Bombay High Court.
Bombay High Court.

Media can’t disclose survivors’ identity even indirectly, says Bombay HC

The Aurangabad bench of the Bombay high court (HC) last week issued additional restraints on print and electronic media to ensure that the identity of rape or child abuse survivors is not disclosed indirectly by publishing details of their parents, address or name of school
By Kanchan Chaudhari, Mumbai
PUBLISHED ON JAN 30, 2021 12:28 AM IST

The Aurangabad bench of the Bombay high court (HC) last week issued additional restraints on print and electronic media to ensure that the identity of rape or child abuse survivors is not disclosed indirectly by publishing details of their parents, address or name of school.

Acting in a public interest litigation (PIL) filed by the mother of a rape survivor from Ahmednagar, the division bench of justice TV Nalawade and justice MG Sewlikar restrained the media from also publishing the names of parents of the survivors, their residential or office addresses, name of the educational institute where the survivor studies, or the survivor’s relationship with the accused, in case they are related.

The bench issued the guidelines after noticing that although Section 228 (A) of the Indian Penal Code (IPC) had provisions to penalise those disclosing the identities of rape survivors directly or indirectly and detailed guidelines were laid down by the Supreme Court (SC) in Nipun Saxena’s case in 2019, the identity of the petitioner was brought before HC.

The petitioner had brought newspaper cuttings to HC’s notice to point out how her name and detailed address, along with full particulars of the accused, were given out by local newspapers, while reporting the incident of kidnapping and rape of her daughter in 2011.

The petitioner had also pointed out recent newspaper reports regarding an offence registered by Ahmednagar police against an assistant police inspector for raping his sister-in-law. While reporting the incident, the newspapers had given details of the locality and residential address of the accused, revealing the identity of the survivor.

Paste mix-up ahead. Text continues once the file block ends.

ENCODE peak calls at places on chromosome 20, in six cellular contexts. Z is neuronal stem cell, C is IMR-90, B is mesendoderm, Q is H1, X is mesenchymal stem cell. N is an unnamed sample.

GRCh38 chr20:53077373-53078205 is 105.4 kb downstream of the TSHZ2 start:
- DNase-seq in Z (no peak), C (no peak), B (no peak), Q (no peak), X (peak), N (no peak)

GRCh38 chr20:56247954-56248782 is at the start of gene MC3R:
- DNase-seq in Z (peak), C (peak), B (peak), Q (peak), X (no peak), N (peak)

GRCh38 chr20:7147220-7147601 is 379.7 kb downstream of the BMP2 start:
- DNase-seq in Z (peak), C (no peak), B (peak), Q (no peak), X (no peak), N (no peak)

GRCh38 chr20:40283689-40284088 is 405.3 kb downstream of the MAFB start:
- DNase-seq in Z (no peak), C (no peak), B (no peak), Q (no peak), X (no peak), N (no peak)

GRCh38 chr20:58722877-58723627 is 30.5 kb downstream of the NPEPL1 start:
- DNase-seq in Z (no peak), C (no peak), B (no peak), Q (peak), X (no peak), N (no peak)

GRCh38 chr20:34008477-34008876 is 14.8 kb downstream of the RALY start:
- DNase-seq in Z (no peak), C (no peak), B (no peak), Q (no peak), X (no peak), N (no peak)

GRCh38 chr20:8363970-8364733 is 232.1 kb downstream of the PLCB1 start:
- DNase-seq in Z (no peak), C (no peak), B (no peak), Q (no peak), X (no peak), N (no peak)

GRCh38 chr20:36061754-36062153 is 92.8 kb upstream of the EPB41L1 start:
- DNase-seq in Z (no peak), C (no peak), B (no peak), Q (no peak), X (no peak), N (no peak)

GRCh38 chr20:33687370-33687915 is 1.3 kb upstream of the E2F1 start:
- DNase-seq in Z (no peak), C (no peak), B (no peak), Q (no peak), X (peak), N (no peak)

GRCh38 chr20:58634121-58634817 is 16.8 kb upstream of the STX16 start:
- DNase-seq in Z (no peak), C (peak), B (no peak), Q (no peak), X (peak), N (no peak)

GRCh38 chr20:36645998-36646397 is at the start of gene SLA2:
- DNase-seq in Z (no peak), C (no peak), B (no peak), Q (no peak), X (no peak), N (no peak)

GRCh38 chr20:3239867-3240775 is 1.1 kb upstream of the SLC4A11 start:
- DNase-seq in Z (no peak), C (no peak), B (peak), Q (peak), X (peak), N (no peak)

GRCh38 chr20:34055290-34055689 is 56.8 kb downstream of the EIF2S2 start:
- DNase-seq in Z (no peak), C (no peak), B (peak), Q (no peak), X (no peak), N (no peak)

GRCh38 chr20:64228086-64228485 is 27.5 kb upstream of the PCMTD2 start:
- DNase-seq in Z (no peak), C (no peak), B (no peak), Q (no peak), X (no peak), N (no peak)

The court, therefore, found it necessary to issue further directions to ensure that identities of survivors of rape and child sexual abuse are not indirectly disclosed by anyone, especially the print and electronic media.

Besides, the court has also directed the lower courts conducting trials in rape and cases under provisions of the Protection of Children from Sexual Offences (POCSO) Act, 2012, to conceal the name of the survivor, by referring to them with some abbreviations or letters such as “X”, while framing charges, recording statements or evidences of the survivor or of any other witness.

“The name, place of residence, age, occupation shall be kept in a sealed cover and in the name column, they can be referred in the same manner described while framing charge, keeping the address column, occupation column blank,” said the bench.

It has also directed police to avoid naming rape survivors under the Pocso Act and instead refer to them as “X” in remand reports forwarded to the jurisdictional magistrates or special courts.

Section 228A and the Nipun Saxena case

Section 228A of IPC prohibits printing or publishing the name or any matter which may reveal the identities of a rape accused and survivor and prescribes punishment of imprisonment for a term which may extend to two years and fine for revealing the identities. The section also forbids printing or publishing any matter relating to the trials in rape cases and prescribes the same punishment for doing so.

In Nipun Saxena’s case, the Supreme Court (SC) declared that “no person can print or publish in print, electronic, social media, etc. the name of victims in rape and Pocso Act cases or even in a remote manner disclose any facts which can lead to the victim being identified and which should make their identity known to the public at large.” In the same case, SC has also restrained the police from putting first information reports (FIRs) in rape and Pocso cases in public domain and mask the name of the victims whenever documents relating to these cases are required to be made public.

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